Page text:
Isaac Davidson at NZ Herald reports:
Conservative Party leader Colin Craig is using his personal wealth to make a nationwide drop of leaflets which criticise MPs who do not follow their electorate’s wishes.
His office has published and distributed 200,000 leaflets at a cost of $55,000 – a figure which Mr Craig expects to double as he ramps up his party’s electioneering.
The leaflets have accused MPs of ignoring their electorates in making changes against the wishes of the majority, such as the anti-smacking bill and asset sales.
Mr Craig was especially critical of Prime Minister John Key for backing a bill to legalise same-sex marriage – a move he felt was out of tune with Mr Key’s Helensville electorate.
“This is not an insignificant issue. The majority of people genuinely feel their MP should be guided by their own electorate and not their own opinion.”
I disagree entirely. I quote (again) Edmund Burke:
Certainly, Gentlemen, it ought to be the happiness and glory of a representative to live in the strictest union, the closest correspondence, and the most unreserved communication with his constituents. Their wishes ought to have great weight with him; their opinions high respect; their business unremitted attention. It is his duty to sacrifice his repose, his pleasure, his satisfactions, to theirs,—and above all, ever, and in all cases, to prefer their interest to his own.
But his unbiased opinion, his mature judgment, his enlightened conscience, he ought not to sacrifice to you, to any man, or to any set of men living. These he does not derive from your pleasure,—no, nor from the law and the Constitution. They are a trust from Providence, for the abuse of which he is deeply answerable. Your representative owes you, not his industry only, but his judgment; and he betrays instead of serving you if he sacrifices it to your opinion.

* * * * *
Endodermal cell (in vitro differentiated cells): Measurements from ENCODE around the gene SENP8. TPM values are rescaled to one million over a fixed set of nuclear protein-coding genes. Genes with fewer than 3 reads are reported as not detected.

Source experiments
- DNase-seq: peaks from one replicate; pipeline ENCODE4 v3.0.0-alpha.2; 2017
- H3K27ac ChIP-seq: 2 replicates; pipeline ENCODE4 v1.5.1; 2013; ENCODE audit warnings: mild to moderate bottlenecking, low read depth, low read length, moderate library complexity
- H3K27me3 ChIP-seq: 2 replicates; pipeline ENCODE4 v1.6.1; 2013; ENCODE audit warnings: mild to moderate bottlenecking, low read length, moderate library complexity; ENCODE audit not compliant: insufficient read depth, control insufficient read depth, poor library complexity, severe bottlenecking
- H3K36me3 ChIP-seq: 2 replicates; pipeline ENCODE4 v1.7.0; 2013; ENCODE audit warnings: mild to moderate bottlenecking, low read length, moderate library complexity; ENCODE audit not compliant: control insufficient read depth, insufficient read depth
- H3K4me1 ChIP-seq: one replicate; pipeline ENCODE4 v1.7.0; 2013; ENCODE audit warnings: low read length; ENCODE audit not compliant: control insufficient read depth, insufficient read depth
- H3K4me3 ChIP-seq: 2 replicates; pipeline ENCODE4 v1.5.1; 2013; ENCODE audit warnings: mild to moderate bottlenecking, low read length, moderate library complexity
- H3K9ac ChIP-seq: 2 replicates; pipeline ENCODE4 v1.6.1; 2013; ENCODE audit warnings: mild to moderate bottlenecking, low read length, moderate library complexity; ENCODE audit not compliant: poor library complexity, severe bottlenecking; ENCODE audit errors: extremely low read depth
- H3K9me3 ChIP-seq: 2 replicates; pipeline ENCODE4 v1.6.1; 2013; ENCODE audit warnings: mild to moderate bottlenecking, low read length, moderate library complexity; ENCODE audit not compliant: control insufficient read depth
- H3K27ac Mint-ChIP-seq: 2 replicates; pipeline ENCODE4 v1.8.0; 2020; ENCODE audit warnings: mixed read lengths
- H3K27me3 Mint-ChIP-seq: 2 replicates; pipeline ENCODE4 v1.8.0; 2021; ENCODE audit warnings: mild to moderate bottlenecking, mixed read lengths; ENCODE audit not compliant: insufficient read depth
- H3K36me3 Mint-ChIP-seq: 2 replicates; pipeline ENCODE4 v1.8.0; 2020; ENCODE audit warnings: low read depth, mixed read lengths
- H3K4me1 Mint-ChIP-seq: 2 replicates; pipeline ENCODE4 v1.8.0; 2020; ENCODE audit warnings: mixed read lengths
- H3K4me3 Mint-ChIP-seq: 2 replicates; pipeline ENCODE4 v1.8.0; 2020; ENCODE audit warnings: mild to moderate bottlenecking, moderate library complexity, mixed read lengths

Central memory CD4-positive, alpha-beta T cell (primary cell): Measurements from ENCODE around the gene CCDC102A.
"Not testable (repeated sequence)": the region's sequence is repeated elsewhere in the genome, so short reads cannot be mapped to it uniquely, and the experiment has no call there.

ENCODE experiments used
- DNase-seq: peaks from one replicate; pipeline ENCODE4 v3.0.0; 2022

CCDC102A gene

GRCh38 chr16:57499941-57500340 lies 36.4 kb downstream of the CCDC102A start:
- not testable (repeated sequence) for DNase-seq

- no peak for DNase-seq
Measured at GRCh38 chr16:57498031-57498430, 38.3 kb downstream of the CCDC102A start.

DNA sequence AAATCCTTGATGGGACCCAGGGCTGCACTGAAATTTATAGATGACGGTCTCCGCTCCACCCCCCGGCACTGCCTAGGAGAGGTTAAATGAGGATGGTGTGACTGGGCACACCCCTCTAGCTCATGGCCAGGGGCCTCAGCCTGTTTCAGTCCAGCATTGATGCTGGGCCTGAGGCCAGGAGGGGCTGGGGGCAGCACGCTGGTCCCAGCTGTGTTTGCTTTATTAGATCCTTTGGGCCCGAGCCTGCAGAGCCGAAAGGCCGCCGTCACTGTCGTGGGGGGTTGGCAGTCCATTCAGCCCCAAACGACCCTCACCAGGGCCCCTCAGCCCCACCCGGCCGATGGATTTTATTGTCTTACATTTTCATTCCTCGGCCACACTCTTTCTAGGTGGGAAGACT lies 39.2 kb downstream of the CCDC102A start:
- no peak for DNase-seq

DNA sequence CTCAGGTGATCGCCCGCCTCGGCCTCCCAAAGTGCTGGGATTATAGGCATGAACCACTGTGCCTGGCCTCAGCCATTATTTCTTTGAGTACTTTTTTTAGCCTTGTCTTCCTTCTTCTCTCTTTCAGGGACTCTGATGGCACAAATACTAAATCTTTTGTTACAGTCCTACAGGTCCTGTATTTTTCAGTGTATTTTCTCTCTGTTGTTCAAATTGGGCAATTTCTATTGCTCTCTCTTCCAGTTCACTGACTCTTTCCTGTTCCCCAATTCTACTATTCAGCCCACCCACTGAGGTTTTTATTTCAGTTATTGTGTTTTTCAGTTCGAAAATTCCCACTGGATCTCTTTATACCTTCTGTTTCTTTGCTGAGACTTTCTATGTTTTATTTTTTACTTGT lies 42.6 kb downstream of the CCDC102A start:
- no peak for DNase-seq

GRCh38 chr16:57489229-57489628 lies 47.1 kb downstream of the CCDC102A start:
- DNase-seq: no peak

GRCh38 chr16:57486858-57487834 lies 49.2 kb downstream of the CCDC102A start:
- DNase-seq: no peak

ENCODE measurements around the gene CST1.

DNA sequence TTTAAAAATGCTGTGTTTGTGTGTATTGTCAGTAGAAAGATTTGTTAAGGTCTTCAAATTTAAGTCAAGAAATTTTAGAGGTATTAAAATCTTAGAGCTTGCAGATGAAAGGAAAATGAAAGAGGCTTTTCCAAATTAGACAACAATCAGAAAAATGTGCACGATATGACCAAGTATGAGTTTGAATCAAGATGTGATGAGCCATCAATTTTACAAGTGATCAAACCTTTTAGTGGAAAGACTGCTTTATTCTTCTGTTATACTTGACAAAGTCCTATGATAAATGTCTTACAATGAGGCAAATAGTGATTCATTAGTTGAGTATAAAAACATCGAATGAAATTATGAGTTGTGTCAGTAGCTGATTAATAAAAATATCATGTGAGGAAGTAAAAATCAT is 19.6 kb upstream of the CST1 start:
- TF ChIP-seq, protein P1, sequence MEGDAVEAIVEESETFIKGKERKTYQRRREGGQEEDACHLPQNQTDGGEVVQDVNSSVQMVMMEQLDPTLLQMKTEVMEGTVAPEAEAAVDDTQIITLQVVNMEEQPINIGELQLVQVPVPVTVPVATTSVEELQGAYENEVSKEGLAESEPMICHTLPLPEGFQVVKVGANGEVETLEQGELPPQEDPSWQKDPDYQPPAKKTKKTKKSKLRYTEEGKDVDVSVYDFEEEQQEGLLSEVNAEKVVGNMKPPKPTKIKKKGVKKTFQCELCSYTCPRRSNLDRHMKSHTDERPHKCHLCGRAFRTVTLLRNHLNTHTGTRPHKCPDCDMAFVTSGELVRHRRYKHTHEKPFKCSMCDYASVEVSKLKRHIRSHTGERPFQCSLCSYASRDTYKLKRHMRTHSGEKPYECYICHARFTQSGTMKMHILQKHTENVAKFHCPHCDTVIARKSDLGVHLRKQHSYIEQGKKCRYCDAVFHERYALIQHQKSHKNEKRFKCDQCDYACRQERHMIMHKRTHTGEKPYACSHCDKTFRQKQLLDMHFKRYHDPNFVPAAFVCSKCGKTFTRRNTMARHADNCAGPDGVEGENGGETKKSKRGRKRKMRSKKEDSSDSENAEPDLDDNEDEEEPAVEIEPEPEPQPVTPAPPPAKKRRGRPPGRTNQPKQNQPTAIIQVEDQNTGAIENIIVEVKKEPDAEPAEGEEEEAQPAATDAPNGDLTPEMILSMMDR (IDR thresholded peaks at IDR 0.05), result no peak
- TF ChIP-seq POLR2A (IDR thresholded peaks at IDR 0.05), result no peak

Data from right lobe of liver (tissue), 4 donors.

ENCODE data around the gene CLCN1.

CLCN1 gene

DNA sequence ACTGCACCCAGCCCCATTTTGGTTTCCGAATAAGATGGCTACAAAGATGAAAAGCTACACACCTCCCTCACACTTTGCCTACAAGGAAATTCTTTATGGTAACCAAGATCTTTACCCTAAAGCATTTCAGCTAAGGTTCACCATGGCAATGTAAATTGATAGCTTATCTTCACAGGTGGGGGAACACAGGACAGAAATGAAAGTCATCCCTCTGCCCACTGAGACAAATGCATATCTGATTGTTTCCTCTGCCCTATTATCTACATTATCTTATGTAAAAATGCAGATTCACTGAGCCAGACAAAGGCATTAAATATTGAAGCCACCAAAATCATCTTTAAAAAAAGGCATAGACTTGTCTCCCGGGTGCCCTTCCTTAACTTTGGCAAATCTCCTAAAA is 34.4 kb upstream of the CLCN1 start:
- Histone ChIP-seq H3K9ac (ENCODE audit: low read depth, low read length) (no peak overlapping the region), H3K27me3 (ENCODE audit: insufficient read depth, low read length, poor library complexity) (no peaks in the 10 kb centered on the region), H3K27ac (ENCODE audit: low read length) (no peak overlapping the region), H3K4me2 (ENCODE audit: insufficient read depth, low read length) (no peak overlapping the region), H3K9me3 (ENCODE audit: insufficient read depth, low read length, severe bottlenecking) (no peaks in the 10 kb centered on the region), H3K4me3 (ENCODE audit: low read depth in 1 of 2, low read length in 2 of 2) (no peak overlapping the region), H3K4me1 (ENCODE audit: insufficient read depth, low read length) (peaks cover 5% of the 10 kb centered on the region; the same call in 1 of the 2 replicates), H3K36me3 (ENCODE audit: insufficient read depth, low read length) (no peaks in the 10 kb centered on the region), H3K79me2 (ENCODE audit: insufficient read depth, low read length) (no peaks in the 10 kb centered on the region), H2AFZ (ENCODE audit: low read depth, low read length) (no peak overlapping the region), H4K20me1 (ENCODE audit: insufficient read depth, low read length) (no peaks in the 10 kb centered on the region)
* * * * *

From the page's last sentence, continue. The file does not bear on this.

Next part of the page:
As much as I would personally benefit from MPs making all their decisions based on opinion polls, I think it is wrong. Public opinion is always something to be considered and of influence. But at the end of the day decisions should be made on the basis of whether you believe an action is good or bad.
Mr Craig said that if he was elected, he would vote for gay marriage if his electorate demanded it, in spite of his strong opposition to the law change.
Okay so does this mean if Colin Craig was an electorate MP and a poll showed the majority of his electorate support abortion on demand, Colin Craig would vote for the law to be abortion on demand – no matter how strongly he personally feels it is murder?
I’d like to see an answer to that question. Would Colin Craig vote for abortion on demand if a majority of the electorate backed it?
I doubt it.